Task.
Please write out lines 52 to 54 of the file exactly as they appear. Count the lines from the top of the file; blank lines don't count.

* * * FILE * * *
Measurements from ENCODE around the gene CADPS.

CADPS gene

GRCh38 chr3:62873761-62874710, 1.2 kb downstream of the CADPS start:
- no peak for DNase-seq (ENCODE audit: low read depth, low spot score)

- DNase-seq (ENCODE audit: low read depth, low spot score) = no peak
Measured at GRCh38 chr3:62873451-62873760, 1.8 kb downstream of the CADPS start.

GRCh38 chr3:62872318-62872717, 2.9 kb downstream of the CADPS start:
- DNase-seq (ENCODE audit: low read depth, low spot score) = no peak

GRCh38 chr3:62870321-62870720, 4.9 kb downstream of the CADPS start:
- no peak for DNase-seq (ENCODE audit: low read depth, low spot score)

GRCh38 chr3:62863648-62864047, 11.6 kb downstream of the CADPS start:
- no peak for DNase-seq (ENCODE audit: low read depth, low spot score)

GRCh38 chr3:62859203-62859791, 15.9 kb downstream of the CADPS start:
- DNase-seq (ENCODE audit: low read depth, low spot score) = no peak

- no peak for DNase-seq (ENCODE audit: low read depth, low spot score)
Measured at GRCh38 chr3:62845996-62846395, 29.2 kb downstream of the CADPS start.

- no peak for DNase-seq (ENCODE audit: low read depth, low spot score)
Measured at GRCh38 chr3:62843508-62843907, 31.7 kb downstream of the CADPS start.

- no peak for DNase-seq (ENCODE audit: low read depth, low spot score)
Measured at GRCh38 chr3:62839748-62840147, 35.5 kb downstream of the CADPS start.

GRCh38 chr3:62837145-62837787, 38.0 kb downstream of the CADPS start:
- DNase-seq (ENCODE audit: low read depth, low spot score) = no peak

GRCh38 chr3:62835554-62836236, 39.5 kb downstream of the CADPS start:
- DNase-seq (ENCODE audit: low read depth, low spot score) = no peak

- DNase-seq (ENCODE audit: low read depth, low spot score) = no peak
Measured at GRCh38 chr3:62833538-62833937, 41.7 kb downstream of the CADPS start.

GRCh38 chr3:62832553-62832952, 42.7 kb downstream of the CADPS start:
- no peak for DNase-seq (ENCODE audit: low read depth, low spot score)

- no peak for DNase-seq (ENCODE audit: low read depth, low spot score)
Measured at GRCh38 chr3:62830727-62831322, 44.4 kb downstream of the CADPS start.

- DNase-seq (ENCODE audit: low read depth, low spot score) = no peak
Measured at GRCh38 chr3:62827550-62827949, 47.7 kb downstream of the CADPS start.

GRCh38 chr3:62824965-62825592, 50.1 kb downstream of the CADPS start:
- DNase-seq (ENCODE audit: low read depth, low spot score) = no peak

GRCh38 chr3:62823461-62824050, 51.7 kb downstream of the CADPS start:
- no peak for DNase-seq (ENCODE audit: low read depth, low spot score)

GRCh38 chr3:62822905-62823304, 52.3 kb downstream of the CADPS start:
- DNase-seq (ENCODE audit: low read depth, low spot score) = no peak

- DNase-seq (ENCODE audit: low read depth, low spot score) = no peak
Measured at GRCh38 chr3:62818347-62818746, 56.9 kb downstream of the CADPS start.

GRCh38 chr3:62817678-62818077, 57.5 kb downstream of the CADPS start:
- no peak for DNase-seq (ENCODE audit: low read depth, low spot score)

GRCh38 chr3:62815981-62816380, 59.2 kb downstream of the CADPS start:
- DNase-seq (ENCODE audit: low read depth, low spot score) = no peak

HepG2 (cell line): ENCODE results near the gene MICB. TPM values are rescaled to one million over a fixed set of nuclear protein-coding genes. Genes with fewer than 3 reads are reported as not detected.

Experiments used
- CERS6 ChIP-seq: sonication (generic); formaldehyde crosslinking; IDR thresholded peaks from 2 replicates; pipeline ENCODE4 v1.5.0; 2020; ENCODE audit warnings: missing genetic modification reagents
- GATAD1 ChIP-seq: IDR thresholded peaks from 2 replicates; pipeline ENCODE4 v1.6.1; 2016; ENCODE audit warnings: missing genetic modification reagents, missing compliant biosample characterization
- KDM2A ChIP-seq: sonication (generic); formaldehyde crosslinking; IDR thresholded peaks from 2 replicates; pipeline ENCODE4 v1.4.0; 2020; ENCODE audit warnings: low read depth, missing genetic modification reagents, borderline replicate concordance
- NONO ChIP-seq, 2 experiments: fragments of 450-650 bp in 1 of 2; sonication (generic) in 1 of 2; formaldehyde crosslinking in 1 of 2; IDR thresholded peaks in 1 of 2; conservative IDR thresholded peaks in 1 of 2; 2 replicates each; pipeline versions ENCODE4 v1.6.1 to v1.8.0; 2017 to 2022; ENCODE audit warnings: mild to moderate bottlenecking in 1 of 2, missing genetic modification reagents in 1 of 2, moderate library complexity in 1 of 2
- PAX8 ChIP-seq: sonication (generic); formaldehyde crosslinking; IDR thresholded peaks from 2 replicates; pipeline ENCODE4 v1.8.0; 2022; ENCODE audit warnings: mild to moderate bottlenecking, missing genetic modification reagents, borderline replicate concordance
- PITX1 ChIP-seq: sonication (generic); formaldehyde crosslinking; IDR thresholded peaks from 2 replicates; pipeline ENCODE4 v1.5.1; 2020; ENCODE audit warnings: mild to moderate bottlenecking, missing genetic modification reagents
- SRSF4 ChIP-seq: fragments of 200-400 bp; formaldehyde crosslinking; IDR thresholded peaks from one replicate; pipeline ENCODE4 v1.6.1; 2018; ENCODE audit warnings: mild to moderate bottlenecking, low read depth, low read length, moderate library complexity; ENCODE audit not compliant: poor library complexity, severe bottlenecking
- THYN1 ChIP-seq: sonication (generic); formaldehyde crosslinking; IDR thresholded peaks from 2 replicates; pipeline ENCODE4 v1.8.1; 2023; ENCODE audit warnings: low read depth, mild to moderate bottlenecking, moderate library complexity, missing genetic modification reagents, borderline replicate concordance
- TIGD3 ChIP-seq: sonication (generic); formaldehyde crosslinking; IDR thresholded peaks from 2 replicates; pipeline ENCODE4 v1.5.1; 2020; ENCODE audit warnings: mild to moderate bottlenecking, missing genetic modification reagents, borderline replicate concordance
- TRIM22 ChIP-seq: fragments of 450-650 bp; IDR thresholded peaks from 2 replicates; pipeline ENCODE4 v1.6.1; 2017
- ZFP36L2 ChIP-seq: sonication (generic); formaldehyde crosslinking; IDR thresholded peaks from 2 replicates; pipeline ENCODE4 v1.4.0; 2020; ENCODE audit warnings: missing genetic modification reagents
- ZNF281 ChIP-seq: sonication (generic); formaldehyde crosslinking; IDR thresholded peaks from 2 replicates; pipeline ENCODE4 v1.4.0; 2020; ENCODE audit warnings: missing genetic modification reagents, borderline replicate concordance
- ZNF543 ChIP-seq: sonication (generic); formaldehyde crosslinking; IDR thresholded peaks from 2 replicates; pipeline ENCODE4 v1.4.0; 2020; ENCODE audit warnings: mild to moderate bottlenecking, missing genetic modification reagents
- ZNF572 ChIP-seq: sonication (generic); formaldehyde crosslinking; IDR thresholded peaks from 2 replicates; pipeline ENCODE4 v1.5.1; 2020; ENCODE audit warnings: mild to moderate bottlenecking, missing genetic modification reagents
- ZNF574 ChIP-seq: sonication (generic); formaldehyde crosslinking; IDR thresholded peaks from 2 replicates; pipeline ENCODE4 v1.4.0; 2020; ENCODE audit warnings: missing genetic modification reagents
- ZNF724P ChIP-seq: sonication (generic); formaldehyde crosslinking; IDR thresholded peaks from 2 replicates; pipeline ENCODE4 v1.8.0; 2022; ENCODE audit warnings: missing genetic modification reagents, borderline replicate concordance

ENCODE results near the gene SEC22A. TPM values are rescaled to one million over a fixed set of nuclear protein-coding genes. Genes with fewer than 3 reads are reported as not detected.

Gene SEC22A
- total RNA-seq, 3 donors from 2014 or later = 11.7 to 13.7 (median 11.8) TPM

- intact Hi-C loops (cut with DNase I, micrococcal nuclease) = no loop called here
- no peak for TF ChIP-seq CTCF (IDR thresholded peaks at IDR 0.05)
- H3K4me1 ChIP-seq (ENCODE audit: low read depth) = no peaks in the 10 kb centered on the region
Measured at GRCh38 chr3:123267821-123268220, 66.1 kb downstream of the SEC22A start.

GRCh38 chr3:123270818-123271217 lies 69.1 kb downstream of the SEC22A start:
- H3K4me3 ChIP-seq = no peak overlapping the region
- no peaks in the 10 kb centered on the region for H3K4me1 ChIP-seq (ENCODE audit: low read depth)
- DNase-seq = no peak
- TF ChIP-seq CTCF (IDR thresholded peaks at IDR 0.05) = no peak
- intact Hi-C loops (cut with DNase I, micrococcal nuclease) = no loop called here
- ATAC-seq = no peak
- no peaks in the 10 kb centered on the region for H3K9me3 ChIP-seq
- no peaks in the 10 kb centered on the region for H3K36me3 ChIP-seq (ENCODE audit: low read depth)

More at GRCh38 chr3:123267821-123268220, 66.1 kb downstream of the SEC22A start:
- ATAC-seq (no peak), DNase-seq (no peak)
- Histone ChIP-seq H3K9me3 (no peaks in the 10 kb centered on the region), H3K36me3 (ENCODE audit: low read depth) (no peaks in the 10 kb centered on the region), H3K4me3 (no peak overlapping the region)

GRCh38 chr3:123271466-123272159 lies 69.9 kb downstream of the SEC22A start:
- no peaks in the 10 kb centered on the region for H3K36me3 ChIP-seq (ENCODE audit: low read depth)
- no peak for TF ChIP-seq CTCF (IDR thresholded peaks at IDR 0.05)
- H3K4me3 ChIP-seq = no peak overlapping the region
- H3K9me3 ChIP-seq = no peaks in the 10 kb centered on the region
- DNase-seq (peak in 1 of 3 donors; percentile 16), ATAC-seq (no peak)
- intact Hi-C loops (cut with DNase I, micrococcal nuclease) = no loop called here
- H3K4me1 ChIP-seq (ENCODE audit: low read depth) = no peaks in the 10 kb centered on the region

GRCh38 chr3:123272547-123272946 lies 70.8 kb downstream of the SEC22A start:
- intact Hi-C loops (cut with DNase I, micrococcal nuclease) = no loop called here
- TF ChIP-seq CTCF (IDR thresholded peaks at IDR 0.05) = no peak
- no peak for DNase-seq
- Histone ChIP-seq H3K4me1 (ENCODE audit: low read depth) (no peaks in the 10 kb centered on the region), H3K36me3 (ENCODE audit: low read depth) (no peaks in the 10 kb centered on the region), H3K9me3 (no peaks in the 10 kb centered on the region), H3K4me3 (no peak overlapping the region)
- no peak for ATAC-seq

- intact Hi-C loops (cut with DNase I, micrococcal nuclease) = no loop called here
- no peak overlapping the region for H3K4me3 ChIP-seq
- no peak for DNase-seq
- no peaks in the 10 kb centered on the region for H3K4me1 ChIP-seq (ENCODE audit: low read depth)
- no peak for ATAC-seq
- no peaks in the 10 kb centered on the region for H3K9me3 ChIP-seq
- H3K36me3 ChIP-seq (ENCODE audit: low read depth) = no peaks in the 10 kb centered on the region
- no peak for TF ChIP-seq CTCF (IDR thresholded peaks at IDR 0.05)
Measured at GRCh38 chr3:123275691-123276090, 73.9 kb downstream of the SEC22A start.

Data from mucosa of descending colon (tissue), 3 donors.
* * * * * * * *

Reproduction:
- PITX1 ChIP-seq: sonication (generic); formaldehyde crosslinking; IDR thresholded peaks from 2 replicates; pipeline ENCODE4 v1.5.1; 2020; ENCODE audit warnings: mild to moderate bottlenecking, missing genetic modification reagents
- SRSF4 ChIP-seq: fragments of 200-400 bp; formaldehyde crosslinking; IDR thresholded peaks from one replicate; pipeline ENCODE4 v1.6.1; 2018; ENCODE audit warnings: mild to moderate bottlenecking, low read depth, low read length, moderate library complexity; ENCODE audit not compliant: poor library complexity, severe bottlenecking
- THYN1 ChIP-seq: sonication (generic); formaldehyde crosslinking; IDR thresholded peaks from 2 replicates; pipeline ENCODE4 v1.8.1; 2023; ENCODE audit warnings: low read depth, mild to moderate bottlenecking, moderate library complexity, missing genetic modification reagents, borderline replicate concordance